So, whenever possible, avoid these types of “unlimited” deals, and create original content on your own or pay a premium and hire a music producer whom you know is exclusive and will only use the underlying track or beat with your song.
Other Key Players
To better understand what a music producer does, it’s important to first have some context on who else is typically in the room for a recording session to see what a music producer doesn’t do.
Recording engineers are highly trained individuals who help record, mix, and/or master music in the studio at the direction of the artist and/or producers. In other words, despite their expertise, engineers tend to have little to no creative control. Typically, engineers are paid hourly or a flat fee for their services.
Like engineers, executive producers don’t weigh in on the creative either. Typically, executive producers play a behind-the-scenes role working for a label and/or help coordinate logistical items such as timing, studio budgets, etc. Often, especially on smaller or independent projects, the executive producer is simply the individual that funds the project.
The performers are, of course, the individuals (musical artist or band) performing the music that’s being recorded. The extent of a performer’s creative control depends on many factors such as whether they are a primary artist vs. a studio musician, and the context of the recording project itself. If there’s no producer involved, the performer is typically the one making the creative decisions and wearing that hat of the producer whether they like it or not. Of course, sometimes there are blending of roles, like when a producer is also an engineer or executive producer.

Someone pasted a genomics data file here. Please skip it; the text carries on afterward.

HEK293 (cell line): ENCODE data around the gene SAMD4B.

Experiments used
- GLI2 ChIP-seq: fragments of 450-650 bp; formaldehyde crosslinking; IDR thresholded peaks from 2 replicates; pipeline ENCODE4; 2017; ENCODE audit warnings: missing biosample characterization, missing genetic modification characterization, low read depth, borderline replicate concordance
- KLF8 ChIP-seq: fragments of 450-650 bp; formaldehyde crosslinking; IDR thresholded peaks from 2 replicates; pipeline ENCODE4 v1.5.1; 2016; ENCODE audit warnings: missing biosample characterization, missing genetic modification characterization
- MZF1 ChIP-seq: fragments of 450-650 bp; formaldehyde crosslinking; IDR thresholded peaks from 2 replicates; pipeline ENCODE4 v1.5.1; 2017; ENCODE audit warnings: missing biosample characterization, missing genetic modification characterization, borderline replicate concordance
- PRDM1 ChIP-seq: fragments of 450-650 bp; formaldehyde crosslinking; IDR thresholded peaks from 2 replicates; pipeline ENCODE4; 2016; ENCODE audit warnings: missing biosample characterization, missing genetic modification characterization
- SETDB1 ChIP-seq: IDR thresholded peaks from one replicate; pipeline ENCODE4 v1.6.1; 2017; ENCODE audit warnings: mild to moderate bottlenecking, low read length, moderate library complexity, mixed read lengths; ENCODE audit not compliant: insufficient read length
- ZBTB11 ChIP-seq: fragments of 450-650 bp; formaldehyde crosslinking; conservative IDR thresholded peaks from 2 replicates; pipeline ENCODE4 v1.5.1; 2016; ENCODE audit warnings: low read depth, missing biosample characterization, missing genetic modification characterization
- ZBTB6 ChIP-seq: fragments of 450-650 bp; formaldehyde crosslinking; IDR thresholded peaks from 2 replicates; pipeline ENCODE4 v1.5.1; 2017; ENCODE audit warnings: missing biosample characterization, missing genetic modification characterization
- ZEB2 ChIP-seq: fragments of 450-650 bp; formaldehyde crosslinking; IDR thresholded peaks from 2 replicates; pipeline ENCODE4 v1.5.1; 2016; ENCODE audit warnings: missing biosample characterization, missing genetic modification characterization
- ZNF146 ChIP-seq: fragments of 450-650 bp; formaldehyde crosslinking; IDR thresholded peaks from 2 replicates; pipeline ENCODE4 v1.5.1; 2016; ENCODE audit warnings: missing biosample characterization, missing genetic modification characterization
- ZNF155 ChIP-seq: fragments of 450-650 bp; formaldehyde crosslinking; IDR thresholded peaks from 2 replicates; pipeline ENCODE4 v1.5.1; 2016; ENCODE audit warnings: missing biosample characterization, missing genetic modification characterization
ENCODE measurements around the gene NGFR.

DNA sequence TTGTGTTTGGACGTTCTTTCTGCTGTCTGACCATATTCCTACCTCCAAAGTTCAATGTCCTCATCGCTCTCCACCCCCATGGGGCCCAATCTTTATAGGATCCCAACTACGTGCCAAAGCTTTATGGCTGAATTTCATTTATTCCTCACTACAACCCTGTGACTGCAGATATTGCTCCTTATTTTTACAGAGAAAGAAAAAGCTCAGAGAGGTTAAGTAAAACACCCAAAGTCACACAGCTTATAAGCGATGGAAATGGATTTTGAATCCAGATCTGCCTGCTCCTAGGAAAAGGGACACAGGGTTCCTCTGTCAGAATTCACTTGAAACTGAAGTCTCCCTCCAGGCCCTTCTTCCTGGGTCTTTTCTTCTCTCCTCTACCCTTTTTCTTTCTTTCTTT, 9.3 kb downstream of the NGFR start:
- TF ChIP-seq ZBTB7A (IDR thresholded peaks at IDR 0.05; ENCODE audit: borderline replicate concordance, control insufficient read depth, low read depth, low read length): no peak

Get It in Writing
Finally, it’s always a good idea to have agreements in writing with anyone you work with in the studio. Simple work-for-hire forms will work for engineers and studio musicians; however, producer agreements are typically more formal because of the points on the back end and other details. So, consider hiring a music attorney to help you draft an agreement between you and your producer before you get into the studio together.
About Brian Witkin
Brian Witkin runs a boutique entertainment law firm in San Diego. He is also a musician, producer, and CEO of Pacific Records. Brian has spent nearly two decades in the record business and is a Grammy® voting member of the Recording Academy. Brian’s father, Joe Witkin, was the original keyboard player of Sha Na Na, who performed at the iconic Woodstock Festival in 1969.
Note: This article is for general informational purposes only and does not establish an attorney-client relationship. The information is deemed reliable but not guaranteed. Every situation is different, and the general information contained in this article may not apply to your specific situation. The author and publisher assume no responsibility for actions taken based upon the contents of this article. Seek the advice of counsel for your specific situation.
©Law Offices of Brian A. Witkin 2022.